- Bachelor’s Degree in any field of study (can help in critical thinking skills and putting up with bureaucratic nonsense, which are vital to this job)
- EMT/Nursing/PA School (these are all excellent fields to help in the practical side of the job)
- Any education in the arts or sciences
- Money management training, hair stylist training, fashion merchandising, and culinary expertise are a HUGE plus
10. How do people find out about openings in this work?
It’s a fabulous career, and it’s sometimes hard to find openings. A lot of cultures require you to have children before you begin this career, but if you branch out a little, you can clearly see that being a mother involves a lot more than having children. It’s great to be a stay-at-home mom even if you don’t currently have children. There are myriad opportunities to serve our communities, neighborhoods, churches, and our nation. They are literally everywhere. Right now the market is HOT, as there is a HUGE demand for mother hearts and nurturers, and not enough people trained or able to choose the career.
If you choose this career, you can really work from anywhere. There are openings ALL OVER THE GLOBE. Literally. Want to visit China? You could do this career there. Always wanted to see Paris? No problem. The current demand in France is very high.
And statistics show that the demand is going to increase dramatically every year for at least the next 200 years in every part of the world. Talk about JOB SECURITY.
11. If you were to hire someone to do your job, what qualifications would you look for?
The greatest qualification is YOU HAVE TO WANT IT. The second hugest qualifier is LOVE. Is this person capable of loving other people? Is this person capable of the huge workload of a major humanitarian effort? If they can’t right now, are they willing to try? Other qualifications to look for:
- Sense of humor
- Handles unexpected situations appropriately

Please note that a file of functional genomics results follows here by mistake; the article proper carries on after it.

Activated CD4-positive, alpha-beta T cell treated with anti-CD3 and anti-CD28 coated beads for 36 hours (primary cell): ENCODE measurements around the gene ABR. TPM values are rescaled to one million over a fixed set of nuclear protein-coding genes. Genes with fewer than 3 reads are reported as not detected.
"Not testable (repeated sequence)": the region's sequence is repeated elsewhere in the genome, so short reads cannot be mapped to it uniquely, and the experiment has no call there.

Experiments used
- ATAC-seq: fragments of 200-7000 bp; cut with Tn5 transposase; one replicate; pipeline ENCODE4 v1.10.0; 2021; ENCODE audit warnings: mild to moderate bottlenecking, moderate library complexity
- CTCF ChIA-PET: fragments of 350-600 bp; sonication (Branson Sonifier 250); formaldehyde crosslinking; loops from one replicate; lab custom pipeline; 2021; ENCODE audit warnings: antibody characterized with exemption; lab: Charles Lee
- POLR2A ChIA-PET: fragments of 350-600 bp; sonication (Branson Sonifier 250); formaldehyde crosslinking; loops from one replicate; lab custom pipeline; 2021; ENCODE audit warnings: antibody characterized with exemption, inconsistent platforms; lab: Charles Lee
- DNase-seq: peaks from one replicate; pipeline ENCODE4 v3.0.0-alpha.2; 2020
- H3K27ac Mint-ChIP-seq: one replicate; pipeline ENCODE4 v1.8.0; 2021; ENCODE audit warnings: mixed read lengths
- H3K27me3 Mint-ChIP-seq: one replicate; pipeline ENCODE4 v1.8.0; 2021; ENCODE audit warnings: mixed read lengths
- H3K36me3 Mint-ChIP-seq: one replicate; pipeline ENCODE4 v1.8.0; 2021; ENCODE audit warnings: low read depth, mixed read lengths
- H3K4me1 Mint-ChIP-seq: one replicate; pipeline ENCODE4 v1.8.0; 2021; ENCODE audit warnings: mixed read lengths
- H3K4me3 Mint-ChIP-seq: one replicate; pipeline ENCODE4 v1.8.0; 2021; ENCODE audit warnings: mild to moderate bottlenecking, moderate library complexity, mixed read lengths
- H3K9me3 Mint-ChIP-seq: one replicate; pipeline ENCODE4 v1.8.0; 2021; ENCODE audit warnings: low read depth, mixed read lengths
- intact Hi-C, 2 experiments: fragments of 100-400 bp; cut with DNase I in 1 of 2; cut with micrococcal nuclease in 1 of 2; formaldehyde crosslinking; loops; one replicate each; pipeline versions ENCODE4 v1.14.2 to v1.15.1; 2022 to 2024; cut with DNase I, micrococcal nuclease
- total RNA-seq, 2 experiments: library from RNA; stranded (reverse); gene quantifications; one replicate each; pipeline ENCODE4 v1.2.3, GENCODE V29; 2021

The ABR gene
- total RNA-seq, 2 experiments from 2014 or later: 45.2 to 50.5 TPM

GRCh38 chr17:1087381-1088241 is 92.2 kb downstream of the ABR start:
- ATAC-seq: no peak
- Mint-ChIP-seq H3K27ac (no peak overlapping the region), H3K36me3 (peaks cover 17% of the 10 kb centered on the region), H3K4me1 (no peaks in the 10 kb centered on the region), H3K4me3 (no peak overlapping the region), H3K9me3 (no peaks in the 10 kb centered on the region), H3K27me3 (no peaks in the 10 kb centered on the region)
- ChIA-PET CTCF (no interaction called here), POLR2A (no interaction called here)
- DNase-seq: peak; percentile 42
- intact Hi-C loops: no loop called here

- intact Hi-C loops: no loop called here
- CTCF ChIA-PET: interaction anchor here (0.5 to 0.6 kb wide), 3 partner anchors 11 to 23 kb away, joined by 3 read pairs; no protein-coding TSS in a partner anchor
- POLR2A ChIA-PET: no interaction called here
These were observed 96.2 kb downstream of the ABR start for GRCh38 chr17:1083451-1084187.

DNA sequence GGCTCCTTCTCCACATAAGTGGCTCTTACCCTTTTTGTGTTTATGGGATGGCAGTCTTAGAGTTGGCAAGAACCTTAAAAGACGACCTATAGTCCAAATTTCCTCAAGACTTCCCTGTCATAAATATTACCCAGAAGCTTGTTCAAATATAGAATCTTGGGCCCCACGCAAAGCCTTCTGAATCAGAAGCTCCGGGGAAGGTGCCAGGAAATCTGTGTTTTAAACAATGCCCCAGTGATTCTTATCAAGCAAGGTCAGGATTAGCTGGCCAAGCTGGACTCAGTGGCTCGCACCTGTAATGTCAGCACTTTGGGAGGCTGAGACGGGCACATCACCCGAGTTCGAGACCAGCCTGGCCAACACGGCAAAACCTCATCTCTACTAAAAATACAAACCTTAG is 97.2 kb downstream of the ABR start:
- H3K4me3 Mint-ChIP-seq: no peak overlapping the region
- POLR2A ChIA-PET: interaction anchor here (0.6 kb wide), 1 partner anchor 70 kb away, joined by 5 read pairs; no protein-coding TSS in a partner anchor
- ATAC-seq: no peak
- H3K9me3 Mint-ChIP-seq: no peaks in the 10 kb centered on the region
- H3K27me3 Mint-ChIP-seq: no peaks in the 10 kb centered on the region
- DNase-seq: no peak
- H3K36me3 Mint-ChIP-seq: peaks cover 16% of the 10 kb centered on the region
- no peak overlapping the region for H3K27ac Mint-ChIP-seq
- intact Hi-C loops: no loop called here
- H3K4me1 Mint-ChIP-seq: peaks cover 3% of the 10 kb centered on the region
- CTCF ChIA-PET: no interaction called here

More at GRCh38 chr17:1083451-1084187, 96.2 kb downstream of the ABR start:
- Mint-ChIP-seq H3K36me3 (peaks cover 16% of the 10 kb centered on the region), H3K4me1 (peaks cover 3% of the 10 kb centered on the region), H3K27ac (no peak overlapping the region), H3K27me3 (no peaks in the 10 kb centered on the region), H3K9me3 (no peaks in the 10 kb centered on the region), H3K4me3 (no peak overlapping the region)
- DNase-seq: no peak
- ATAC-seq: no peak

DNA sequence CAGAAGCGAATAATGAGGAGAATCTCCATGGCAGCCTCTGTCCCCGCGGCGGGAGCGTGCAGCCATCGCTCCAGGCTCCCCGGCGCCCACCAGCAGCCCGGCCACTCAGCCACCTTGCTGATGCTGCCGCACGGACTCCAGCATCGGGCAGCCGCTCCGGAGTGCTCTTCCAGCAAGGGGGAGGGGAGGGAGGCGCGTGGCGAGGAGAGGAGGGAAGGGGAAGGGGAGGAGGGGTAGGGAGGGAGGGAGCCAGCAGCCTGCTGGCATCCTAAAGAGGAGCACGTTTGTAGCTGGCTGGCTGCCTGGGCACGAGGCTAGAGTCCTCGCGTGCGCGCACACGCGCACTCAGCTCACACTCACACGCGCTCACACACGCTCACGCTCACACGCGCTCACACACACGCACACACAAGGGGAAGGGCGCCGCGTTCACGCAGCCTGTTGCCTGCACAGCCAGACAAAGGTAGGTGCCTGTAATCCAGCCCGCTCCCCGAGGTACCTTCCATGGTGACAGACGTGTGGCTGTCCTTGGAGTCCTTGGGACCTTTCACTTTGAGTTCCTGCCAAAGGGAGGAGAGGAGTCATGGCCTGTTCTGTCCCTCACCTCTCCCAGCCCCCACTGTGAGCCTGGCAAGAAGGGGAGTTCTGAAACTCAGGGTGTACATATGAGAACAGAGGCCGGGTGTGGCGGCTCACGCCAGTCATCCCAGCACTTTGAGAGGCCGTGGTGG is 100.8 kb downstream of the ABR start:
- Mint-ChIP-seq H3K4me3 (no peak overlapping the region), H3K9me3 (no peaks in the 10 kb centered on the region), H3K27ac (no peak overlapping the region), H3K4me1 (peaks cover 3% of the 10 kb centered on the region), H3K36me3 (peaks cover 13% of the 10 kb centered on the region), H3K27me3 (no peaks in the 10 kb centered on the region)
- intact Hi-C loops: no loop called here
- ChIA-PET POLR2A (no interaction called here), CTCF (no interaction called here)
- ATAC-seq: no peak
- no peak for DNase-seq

- Sense of humor
12. What are some related jobs that you could do with your training?
Other related jobs someone could do with this training:
- Event Planning/Transportation Coordinator
- Youth Camp Director
- President of the United States
- Nobel Peace Prize contender
- World leader
- Head of the UN
13. If you had to do it over, would you make the same career choice? Why?
Definitely yes! While there have been days that I really felt like quitting, I have never once seriously considered it. It’s just great to be at the cutting edge of societal change for good. It’s great to be able to really have an outlet to teach children to be less consumer conscious, more aware of their environment and caring for it, and more compassionate to others. I feel like I am really making headway in shifting our culture away from serious problems like drugs, pornography, bullying, abuse, not caring about the earth, and the perpetual immaturity that seems to be plaguing our communities and cities. It’s so exciting to really be the change!
14. How many years have you worked at this job?
I have been mothering nearly my entire life, but officially committed to a lifetime contract about 15 years ago.
So, there is the interview. It was a lot of fun, and great to feel so vetted and sought after! Don’t worry, though, I won’t let it go to my head!